Rising winds forecast for Northern California wildfire zones | TahoeDailyTribune.com

Rising winds forecast for Northern California wildfire zones

Associated Press
REDDING, Calif. — Firefighters battling deadly and destructive wildfires in Northern California faced worsening weather conditions on Friday.

The National Weather Service issued warnings for critical fire weather conditions into Saturday, saying a series of dry low-pressure systems passing through the region would bring afternoon gusts up to 35 mph (56 kph).

Forecasters said the highest threat areas included the so-called Carr Fire near the city of Redding and the Mendocino Complex of two fires north of San Francisco. The forecast included extremely low humidity levels that leave vegetation ready to burn.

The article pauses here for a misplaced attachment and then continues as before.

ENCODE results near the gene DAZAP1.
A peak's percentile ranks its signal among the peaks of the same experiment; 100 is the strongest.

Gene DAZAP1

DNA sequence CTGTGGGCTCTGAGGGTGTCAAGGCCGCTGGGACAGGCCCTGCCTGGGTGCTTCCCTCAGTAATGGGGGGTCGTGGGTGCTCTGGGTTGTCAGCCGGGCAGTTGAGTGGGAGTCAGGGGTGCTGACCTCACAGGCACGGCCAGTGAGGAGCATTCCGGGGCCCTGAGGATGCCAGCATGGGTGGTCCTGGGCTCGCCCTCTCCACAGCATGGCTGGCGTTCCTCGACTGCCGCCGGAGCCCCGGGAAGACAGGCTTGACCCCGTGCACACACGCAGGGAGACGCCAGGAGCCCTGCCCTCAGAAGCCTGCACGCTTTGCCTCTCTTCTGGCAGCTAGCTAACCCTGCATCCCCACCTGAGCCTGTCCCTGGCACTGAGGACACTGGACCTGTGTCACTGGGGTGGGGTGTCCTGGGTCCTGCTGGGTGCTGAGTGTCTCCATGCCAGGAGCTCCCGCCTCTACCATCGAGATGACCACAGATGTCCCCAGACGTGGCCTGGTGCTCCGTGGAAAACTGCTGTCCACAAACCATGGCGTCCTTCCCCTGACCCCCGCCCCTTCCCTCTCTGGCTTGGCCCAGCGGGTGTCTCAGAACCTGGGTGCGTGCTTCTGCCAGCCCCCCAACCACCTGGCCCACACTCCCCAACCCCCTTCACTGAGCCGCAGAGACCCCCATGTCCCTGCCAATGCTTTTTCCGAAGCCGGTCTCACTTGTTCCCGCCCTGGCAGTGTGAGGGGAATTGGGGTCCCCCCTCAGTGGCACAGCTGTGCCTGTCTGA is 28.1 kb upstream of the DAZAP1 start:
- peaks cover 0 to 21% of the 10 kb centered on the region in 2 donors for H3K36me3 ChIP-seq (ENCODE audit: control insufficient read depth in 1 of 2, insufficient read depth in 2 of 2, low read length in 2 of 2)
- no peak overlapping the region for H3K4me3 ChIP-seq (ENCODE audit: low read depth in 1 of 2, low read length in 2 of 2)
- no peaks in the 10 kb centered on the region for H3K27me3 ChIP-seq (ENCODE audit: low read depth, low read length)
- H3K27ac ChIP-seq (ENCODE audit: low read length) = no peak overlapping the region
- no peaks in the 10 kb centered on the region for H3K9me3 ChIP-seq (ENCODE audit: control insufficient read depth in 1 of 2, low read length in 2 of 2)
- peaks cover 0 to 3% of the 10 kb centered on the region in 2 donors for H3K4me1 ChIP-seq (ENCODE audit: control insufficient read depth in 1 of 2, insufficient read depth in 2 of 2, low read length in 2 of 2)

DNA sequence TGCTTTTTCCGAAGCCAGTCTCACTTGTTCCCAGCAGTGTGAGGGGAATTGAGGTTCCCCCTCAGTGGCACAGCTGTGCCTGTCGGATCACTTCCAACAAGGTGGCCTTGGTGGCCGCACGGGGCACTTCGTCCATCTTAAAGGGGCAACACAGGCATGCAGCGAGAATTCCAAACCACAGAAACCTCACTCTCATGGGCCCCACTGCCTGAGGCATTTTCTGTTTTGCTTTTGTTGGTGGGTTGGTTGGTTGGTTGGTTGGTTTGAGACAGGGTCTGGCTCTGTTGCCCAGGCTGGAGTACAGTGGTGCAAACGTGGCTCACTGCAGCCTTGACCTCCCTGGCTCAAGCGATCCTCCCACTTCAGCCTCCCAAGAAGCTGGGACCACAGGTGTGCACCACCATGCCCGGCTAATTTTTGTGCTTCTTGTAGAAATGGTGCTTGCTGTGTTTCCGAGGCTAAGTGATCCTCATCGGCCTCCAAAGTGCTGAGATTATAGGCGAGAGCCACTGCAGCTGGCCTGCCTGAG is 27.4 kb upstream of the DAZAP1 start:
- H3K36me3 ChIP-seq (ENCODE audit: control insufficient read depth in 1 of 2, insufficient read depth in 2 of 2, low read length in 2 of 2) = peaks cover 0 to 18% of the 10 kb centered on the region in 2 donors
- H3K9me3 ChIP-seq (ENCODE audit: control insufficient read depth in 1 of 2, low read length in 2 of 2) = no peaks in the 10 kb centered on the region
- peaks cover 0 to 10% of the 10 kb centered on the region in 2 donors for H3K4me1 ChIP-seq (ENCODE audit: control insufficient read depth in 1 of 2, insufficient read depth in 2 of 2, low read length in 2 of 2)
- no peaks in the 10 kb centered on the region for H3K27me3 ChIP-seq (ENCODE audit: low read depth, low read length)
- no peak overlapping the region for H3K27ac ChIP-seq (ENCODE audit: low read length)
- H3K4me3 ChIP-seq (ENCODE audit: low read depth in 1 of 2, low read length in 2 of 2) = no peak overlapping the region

The 206-square-mile (533-square-kilometer) Carr Fire 100 miles south of the Oregon border was 39 percent contained after destroying 1,060 homes and many other structures.

Two firefighters and four other people have been killed since the blaze, which ignited July 23, raced with extraordinary fury toward the region’s largest city. More than 1,300 homes remained threatened.

To the southwest, new evacuations were ordered late Thursday at the Mendocino Complex, where the so-called Ranch and River fires have ravaged a combined 240 square miles (621 square kilometers), destroyed 41 residences and threatened 9,200 homes.

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Both fires were active overnight, including a rapid expansion eastward by the Ranch Fire. Combined containment was 30 percent early Friday.

In the Sierra Nevada, firefighters achieved 41 percent containment of a 115-square-mile (298-square-kilometer) forest fire that has shut down Yosemite Valley and other adjacent portions of Yosemite National Park at what is normally the height of summer tourism.

Two firefighters have been killed there since a fire erupted just west of Yosemite in the Sierra National Forest.